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Listening, sharing, communicating help tear down walls of stigma

Reducing stigma requires education and positive associations. That’s why it’s vital to fight misinformation and prejudice on all levels.

Over the past few years, Magellan and our partners have made extraordinary progress in bringing together mental and physical health care. We have implemented primary care medical services at six of the system’s adult clinics and developed an infrastructure of Integrated Health Homes that supports true coordination of care.
At the same time, we have developed health and wellness initiatives that address the whole health of individuals with serious mental illness (SMI). The need for these changes was imperative as individuals challenged with SMI face dramatically shorter life spans — dying 30 years earlier than those who don’t face these challenges.

Many have acute co-occurring conditions and, unfortunately, because of the stigma they face, they are reluctant to seek help for behavioral and physical health services.

Integrated Health Homes give us the opportunity to offer both. By bringing together the member, the primary care provider and the mental health care provider, we enable each of them to better understand the full range of issues individuals with mental illness face. Once this happens, we know they will find common ground, understanding and a path forward to a healthier life for the member; and, ultimately, a reduction in the stigma that plagues the illness.

For several years now, Magellan has supported the “One in Four” stigma- reduction and education campaign in partnership with the Mental Health Awareness Coalition, Family Involvement Center and NAMI Phoenix. The campaign was born out of the fact that one in four Arizonans is affected by mental illness, and one in five children is affected by mental illness.

The successful campaign has in the past shone a light on several extraordinary people, a key component of the campaign that tells real- life stories — ordinary people conquering mental illness and making extraordinary contributions — and their successful recovery journeys.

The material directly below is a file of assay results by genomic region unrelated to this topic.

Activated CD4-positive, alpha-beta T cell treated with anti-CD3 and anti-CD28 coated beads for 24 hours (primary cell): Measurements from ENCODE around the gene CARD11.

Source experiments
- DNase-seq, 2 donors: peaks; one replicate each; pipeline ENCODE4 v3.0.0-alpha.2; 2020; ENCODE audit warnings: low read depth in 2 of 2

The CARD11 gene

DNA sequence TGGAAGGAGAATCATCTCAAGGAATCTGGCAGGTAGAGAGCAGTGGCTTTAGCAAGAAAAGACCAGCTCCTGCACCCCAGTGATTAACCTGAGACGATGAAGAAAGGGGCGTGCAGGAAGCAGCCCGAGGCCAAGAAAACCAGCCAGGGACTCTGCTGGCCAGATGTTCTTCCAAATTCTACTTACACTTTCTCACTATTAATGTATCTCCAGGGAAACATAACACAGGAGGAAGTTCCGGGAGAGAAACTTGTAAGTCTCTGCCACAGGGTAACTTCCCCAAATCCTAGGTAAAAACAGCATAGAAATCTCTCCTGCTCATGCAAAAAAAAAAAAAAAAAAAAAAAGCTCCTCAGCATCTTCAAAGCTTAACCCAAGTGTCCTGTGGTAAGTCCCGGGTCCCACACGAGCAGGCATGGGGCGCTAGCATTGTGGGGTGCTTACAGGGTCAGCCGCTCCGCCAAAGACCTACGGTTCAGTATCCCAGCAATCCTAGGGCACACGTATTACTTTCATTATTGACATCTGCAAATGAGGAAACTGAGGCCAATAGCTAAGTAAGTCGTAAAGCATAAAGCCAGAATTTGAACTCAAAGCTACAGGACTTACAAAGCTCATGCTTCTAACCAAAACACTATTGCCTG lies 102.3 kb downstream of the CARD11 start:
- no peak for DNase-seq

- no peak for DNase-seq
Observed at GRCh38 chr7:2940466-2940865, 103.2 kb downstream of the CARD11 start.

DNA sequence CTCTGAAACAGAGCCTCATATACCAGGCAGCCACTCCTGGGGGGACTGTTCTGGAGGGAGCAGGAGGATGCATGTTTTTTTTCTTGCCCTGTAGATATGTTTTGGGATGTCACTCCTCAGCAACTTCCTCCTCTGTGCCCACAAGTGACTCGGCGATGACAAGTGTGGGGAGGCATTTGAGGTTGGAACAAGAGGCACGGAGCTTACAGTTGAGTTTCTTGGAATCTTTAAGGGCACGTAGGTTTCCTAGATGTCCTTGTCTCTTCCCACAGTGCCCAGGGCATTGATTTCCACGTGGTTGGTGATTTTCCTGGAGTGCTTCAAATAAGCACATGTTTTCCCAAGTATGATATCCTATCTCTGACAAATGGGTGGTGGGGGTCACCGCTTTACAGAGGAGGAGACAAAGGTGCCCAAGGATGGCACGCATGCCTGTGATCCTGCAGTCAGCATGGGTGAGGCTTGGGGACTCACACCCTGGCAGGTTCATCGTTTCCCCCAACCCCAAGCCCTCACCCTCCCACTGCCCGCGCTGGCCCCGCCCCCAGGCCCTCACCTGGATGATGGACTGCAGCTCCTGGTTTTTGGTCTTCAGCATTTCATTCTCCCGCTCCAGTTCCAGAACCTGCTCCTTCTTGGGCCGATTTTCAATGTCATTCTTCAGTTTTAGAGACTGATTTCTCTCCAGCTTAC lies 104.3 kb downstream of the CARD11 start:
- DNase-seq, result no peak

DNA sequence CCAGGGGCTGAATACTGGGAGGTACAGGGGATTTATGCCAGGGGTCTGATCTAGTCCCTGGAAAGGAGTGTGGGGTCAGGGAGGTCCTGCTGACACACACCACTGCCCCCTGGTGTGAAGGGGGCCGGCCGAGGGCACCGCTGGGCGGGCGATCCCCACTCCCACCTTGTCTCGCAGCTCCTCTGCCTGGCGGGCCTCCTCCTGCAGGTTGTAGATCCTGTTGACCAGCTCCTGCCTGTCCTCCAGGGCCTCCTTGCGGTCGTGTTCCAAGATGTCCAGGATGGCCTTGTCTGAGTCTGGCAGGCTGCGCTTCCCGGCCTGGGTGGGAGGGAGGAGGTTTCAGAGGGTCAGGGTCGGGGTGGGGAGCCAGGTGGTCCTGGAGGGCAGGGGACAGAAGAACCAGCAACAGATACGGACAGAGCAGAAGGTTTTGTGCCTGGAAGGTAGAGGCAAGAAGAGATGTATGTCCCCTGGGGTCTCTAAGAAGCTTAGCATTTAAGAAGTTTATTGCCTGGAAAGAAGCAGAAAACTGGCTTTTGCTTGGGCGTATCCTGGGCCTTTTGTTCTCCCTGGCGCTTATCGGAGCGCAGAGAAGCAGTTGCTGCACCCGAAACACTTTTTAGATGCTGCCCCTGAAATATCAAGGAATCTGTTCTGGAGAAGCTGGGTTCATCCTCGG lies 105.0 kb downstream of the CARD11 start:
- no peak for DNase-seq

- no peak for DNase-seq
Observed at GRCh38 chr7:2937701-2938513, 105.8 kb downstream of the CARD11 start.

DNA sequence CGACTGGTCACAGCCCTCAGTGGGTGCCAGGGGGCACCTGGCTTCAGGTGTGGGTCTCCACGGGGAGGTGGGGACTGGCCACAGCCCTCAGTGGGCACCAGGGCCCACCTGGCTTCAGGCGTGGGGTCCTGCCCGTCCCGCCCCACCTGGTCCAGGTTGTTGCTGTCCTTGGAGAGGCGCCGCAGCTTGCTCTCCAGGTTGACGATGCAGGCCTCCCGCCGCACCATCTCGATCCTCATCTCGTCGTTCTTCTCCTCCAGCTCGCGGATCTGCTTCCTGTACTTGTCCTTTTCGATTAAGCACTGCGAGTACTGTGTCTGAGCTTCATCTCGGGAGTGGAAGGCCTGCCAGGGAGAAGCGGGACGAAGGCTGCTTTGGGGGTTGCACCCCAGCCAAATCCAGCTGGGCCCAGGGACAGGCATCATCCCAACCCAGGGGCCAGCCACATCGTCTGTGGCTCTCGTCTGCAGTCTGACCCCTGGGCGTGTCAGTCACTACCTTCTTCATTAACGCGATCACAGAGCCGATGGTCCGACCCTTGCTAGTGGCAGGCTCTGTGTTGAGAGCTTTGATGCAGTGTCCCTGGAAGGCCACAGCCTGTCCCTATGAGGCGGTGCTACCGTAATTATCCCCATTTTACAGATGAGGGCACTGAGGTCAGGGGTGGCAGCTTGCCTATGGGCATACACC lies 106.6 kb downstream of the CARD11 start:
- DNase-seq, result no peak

This year we are also introducing healthy heroes — individuals who are working on their whole health recovery — mental, physical and spiritual. We’re featuring our “Extraordinary People/Healthy Heroes”
on the www.OneinFour.info site as well as on billboards around the Valley.

We are also proud to present an NPR StoryCorps story of recovery from member Daniel Abril and his aunt and advocate Gloria Abril. Please visit www.MagellanofAZ.com to hear their story.

Listening, sharing, communicating and seeking to understand — these are the keys to tearing down the walls of stigma that prevent healing and recovery. I’m proud that we can enable these “untold stories” to be told. And, I’m proud of the progress we’ve made transforming Central Arizona’s behavioral health care system to an integrated care system over the past nearly six years in order to be a catalyst for this positive change.

— Richard Clarke, Ph.D. is the chief executive officer for Magellan Health Services of Arizona.

2 comments

  1. Reducing stigma requires education and positive associations. That’s why it’s vital to fight misinformation and prejudice on all levels.
    For several years now, Magellan has supported the “One in Four” stigma- reduction and education campaign;
    I might want to reduce my weight, but “reduce” a prejudice against me? What a curious and contradictory goal. “Reduce” the stigma of rape? I will not see that in print.

    Positive associations? Fight misinformation and prejudice at all levels? Re-read the above, it does quite the opposite. See it now? No newspapre ought promte to print any stigma. Ask women for why. Then ask me why I do not want you cooperating in that prejudice.

    Harold A. Maio, retired Mental Health Editor

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